Sidmouth mum: ‘Most vulnerable in our society being let down’
PUBLISHED: 11:33 24 May 2016
A Sidmouth mother is looking to raise awareness of autism in young girls, following her own struggle to secure a diagnosis for her daughter.
Melanie Mahjenta said she feels let down by medical services as she believes her youngest child Rosie has always shown signs of the condition.
Rosie, six, is currently undergoing tests with an autistic spectrum conditions team to be officially diagnosed.
To raise awareness, Melanie is speaking out about her three-year struggle to find the right support, so ‘other parents do not go through the same thing’.
The mother-of-four said: “I just feel that the most vulnerable in our society are being really let down. I am constantly battling, but there is no support.
“Females with autism are too often left inadequately supported when starting school because the professionals that diagnose them are just not recognising what autism looks like in females. Girls are so good at masking their difficulties - that’s the problem.”
Full-time carer Melanie moved Rosie to Sidbury Primary School in September and said that staff are working hard to support her daughter
However, she thinks more training should be provided to all schools to help support autistic children.
Melanie, who has studied to be a reverend doctor, said: “[Generally] autistic children are not being supported, they are being sent into a school environment where the teachers do not have the training to understand to pick up on the needs of these children.”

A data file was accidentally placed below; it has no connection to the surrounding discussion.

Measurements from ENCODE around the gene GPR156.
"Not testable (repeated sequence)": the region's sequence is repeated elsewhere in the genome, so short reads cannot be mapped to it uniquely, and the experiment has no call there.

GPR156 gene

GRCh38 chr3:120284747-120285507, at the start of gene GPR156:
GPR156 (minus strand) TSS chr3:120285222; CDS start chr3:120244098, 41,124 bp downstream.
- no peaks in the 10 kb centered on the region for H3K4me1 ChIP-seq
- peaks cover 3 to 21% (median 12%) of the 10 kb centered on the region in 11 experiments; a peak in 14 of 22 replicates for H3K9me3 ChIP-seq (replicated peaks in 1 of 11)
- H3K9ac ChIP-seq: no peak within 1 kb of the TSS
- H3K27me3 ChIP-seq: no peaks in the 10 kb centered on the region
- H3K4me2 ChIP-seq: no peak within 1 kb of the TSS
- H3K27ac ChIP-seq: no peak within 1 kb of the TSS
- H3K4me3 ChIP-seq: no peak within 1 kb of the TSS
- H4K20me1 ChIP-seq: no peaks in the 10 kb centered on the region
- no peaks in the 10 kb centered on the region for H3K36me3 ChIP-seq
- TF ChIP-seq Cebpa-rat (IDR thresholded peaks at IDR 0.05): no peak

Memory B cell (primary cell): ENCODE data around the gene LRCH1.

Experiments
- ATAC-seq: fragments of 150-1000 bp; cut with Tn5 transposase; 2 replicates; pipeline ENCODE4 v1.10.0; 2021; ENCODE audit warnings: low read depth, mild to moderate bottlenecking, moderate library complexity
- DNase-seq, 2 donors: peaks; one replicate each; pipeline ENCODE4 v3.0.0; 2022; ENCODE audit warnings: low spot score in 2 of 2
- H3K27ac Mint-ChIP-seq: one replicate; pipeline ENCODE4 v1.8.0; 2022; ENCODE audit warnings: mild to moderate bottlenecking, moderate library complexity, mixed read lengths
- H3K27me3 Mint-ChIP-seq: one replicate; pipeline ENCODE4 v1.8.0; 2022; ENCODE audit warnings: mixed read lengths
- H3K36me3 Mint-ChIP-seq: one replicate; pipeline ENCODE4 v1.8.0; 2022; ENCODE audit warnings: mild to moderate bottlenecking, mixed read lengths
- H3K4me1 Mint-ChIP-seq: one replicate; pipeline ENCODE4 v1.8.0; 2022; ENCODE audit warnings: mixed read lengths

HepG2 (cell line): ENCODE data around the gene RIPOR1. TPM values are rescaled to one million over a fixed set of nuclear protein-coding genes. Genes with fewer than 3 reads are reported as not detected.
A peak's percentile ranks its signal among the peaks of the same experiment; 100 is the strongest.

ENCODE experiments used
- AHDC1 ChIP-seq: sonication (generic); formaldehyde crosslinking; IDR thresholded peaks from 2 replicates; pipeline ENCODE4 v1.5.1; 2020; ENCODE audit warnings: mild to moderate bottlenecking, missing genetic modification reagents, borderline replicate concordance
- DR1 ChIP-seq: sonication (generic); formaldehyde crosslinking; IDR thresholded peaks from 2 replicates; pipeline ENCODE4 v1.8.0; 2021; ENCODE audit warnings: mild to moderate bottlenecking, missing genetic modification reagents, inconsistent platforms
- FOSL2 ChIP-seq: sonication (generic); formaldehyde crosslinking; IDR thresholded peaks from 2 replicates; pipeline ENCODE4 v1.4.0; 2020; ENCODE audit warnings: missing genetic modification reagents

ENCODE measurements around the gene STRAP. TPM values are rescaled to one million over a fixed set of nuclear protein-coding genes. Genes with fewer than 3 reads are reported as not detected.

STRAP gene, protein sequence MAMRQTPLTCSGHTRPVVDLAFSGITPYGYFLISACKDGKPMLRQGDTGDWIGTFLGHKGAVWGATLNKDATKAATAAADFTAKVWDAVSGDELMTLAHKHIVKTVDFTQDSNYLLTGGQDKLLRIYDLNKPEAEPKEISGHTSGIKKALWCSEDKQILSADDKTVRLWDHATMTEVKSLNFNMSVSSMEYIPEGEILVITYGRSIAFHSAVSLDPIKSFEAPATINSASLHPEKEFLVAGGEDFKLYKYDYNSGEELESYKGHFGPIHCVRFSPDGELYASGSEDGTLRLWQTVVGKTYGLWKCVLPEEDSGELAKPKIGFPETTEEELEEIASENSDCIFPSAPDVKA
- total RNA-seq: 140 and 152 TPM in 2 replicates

The 48-year-old added that she has considered home-schooling Rosie, adding: “In one way it would be far easier as Rosie’s anxiety would be gone. I have recognised that Rosie is, despite her autism, very sociable and it is a myth that autistic children don’t want to socialise.”
A Devon County Council spokesman said mainstream schools are able to work with a range of professionals to help support autistic children, adding: “When children are identified as having a diagnosis of autism, there are a number of assessment processes that define what support is best for their particular need. Support for children with autism has to be personalised and in Devon the vast majority of children with autism attend mainstream schools and have their own individual support programmes.”
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